Kang as far as oil royalties go, in a recent article by Chris Varcoe in the Calgary Herald, Jack Mintz discusses the new royalty regime that comes into effect Jan 1 for conventional oil and gas wells. The new regime effective Jan. 1 will “lower the marginal effective tax and royalty rate from about 35% today to 26.7% next year”. So if the PC’s were wrong on oil royalties what are the NDP?

        Reply
        • Kang the barbarian

          November 10th, 2016

          Would “craven” be apt for the NDP on royalties? It would not be polite to print “where” I think their heads are. Of course the WildCons will still blame the NDP for raising royalty rates.

          Reply
      • Athabascan

        November 10th, 2016

        I echo that sentiment. There’s a saying, ” You lie with dogs then you get fleas.”

        Perhaps now they will appreciate the kinds of knuckle draggers PCs and Wildrosers are. Next time pick a more progressive party to join.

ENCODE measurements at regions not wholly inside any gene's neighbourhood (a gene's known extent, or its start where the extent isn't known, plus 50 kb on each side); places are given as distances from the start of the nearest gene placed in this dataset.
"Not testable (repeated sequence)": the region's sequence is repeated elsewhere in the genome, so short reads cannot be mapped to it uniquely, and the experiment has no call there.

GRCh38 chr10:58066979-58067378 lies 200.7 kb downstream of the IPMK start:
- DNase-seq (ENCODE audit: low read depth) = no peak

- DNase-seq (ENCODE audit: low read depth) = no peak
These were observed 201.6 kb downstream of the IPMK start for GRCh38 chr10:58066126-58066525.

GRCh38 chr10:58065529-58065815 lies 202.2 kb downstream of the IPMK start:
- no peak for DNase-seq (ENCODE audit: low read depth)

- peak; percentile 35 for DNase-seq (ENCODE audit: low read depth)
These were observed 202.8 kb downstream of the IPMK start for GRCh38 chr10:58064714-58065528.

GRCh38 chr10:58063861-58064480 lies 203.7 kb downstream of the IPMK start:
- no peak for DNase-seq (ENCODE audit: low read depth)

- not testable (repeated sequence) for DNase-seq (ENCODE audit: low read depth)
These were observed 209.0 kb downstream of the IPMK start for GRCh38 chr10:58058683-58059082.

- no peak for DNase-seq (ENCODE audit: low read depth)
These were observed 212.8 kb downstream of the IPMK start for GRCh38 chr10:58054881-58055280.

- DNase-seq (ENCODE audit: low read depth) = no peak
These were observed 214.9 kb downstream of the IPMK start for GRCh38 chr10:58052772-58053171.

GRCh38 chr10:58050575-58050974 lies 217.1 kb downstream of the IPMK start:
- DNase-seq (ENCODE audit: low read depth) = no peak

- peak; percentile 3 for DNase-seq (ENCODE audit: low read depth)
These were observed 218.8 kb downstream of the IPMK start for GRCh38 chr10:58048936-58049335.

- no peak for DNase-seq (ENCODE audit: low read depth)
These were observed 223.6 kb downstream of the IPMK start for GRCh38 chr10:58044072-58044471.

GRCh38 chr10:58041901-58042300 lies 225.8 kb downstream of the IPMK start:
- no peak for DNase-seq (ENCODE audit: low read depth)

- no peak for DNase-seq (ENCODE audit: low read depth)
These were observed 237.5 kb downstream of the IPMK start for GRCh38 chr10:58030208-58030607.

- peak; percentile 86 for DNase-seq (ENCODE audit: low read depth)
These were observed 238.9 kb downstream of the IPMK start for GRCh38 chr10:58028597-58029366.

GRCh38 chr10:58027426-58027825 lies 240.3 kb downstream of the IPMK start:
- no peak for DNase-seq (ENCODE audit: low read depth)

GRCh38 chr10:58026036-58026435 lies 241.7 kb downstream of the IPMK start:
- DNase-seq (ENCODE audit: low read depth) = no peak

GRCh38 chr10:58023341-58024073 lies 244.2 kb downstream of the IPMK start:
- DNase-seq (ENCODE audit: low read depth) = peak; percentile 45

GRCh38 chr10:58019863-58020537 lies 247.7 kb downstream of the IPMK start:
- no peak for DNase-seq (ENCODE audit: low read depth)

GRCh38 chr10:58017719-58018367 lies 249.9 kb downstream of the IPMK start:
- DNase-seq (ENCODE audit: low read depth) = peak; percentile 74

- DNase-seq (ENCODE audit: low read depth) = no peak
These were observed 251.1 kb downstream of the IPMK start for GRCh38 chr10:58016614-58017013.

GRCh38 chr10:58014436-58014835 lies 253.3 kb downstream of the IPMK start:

Still, it’s kind of sad these two women have chosen to give up trying to civilize the right wing, and basically hand it to a Harperite like Kenney. I guess the job of keeping him and his RWNJs in check will fall to the NDP supporters.

        Reply
  2. Bob Raynard

    November 9th, 2016

    This combined with the election of Donald Trump. What a good night for people who spend more money on their truck than their education.

    Reply
  3. Farmer B

    November 9th, 2016

    I think it is very unfortunate both candidates quit. I had great respect for Donna Kennedy-Glans’s decision to leave caucus when Alison Redford was Premier. She came across as very likeable with some very positive policy ideas. Sandra Jansen would probably be more comfortable in the Liberal or NDP party, having said that her outlook on carbon pricing was much more realistic than the present NDP government. As for Stephen Carter he brought us Alison Redford, enough said.

    Reply
  4. Douglas Connors

    November 9th, 2016

    The purge of moderate conservative voices from “conservative” parties in favour of more American Tea Party-inspired voices began in earnest under Harper.

    When we add to that the fact the Trump’s victory shows that misogyny as a political tactic works…